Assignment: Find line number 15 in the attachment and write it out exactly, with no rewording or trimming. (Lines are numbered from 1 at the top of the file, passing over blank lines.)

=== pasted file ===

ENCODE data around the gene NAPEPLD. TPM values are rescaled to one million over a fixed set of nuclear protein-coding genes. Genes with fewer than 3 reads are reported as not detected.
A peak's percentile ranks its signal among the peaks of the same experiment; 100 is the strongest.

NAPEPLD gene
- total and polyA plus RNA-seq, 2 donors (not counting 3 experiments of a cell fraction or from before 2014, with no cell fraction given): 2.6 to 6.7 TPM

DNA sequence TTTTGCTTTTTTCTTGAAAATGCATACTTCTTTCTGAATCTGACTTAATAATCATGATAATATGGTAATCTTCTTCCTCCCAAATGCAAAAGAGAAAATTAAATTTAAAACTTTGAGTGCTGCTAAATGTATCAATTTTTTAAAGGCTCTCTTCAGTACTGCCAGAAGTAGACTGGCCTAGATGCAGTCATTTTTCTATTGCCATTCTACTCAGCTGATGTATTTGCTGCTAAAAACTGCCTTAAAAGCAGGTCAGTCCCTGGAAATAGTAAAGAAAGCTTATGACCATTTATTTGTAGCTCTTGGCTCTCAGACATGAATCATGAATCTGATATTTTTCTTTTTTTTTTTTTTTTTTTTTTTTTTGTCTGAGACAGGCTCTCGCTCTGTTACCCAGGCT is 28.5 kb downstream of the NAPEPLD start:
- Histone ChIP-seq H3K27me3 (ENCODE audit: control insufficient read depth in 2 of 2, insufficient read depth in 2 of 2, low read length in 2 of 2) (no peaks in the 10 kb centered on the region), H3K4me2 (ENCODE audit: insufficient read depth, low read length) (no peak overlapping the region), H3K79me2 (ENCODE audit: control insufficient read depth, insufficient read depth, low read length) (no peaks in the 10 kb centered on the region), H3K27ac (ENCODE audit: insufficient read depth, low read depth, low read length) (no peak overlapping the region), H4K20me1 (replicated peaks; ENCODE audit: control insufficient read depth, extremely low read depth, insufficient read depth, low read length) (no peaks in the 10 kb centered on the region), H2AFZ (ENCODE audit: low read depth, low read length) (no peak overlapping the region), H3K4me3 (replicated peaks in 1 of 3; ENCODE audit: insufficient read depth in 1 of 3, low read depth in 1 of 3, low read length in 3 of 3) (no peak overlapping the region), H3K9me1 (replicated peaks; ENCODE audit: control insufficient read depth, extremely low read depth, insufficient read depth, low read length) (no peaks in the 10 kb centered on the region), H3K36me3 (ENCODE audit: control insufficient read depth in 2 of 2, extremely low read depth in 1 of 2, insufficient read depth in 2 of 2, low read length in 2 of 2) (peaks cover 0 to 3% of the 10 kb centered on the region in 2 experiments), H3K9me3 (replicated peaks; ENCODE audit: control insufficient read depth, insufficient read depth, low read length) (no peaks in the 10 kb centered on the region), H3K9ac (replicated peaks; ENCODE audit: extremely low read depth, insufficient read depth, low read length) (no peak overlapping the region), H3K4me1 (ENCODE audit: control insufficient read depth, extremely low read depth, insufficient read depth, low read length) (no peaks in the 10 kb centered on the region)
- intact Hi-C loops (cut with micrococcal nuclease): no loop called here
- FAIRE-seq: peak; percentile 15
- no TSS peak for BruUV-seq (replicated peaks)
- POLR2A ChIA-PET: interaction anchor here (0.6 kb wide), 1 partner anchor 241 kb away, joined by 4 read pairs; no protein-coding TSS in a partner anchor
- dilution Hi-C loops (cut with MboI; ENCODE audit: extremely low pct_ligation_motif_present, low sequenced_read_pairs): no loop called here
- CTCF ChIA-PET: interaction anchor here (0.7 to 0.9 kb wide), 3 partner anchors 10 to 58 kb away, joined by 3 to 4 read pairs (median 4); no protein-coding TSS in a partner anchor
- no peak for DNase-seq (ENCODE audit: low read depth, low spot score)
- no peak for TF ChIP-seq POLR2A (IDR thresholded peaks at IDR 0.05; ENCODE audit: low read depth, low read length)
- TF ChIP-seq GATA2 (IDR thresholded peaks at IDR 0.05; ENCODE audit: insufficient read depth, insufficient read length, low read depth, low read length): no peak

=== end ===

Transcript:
- TF ChIP-seq GATA2 (IDR thresholded peaks at IDR 0.05; ENCODE audit: insufficient read depth, insufficient read length, low read depth, low read length): no peak